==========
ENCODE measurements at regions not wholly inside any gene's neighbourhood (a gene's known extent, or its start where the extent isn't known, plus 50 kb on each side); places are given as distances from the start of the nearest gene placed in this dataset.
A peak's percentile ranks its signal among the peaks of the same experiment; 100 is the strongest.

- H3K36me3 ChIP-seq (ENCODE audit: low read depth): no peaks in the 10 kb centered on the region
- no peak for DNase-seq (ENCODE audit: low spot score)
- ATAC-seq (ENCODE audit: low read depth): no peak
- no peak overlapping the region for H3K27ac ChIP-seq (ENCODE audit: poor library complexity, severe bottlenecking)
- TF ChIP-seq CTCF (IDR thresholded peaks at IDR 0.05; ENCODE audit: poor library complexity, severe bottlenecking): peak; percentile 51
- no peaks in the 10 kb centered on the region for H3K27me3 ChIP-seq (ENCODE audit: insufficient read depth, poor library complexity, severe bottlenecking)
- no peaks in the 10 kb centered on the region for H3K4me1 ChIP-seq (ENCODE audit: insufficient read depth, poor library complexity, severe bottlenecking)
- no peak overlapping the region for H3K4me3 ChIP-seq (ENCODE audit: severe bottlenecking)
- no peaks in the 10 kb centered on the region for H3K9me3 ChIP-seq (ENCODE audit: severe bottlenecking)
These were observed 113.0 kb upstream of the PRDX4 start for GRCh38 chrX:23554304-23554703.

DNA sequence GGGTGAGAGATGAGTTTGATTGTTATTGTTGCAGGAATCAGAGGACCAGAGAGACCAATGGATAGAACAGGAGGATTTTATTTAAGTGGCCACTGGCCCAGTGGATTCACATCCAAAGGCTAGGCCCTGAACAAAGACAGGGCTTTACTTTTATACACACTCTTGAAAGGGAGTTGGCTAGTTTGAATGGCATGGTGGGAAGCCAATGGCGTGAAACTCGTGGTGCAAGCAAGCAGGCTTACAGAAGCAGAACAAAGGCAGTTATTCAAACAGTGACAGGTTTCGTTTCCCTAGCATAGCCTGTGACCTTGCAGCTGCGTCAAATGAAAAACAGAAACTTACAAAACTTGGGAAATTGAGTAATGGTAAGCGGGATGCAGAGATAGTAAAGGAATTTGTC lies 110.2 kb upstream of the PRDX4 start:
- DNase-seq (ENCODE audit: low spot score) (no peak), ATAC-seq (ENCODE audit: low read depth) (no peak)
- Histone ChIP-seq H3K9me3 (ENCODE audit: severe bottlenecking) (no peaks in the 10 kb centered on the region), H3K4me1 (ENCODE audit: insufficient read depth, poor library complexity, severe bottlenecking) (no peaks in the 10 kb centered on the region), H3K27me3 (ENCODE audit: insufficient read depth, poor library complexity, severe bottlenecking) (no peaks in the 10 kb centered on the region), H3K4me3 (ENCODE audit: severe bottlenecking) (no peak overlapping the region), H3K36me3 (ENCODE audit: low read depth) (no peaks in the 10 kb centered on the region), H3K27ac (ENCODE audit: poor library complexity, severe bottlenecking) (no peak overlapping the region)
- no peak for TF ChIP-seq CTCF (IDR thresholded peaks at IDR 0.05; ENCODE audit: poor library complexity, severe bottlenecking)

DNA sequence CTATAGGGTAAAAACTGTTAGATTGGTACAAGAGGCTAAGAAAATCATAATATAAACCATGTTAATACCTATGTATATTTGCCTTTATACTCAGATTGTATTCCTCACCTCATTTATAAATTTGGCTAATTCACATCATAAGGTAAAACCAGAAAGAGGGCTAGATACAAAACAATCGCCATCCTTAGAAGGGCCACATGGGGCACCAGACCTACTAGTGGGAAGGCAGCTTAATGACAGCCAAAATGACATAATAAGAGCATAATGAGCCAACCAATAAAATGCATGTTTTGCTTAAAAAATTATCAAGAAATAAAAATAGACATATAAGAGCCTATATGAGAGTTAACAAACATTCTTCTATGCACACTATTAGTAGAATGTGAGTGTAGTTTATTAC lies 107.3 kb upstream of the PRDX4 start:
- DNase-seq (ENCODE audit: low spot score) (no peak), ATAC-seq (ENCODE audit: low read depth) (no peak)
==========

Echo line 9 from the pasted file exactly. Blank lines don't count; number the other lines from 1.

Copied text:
- no peaks in the 10 kb centered on the region for H3K4me1 ChIP-seq (ENCODE audit: insufficient read depth, poor library complexity, severe bottlenecking)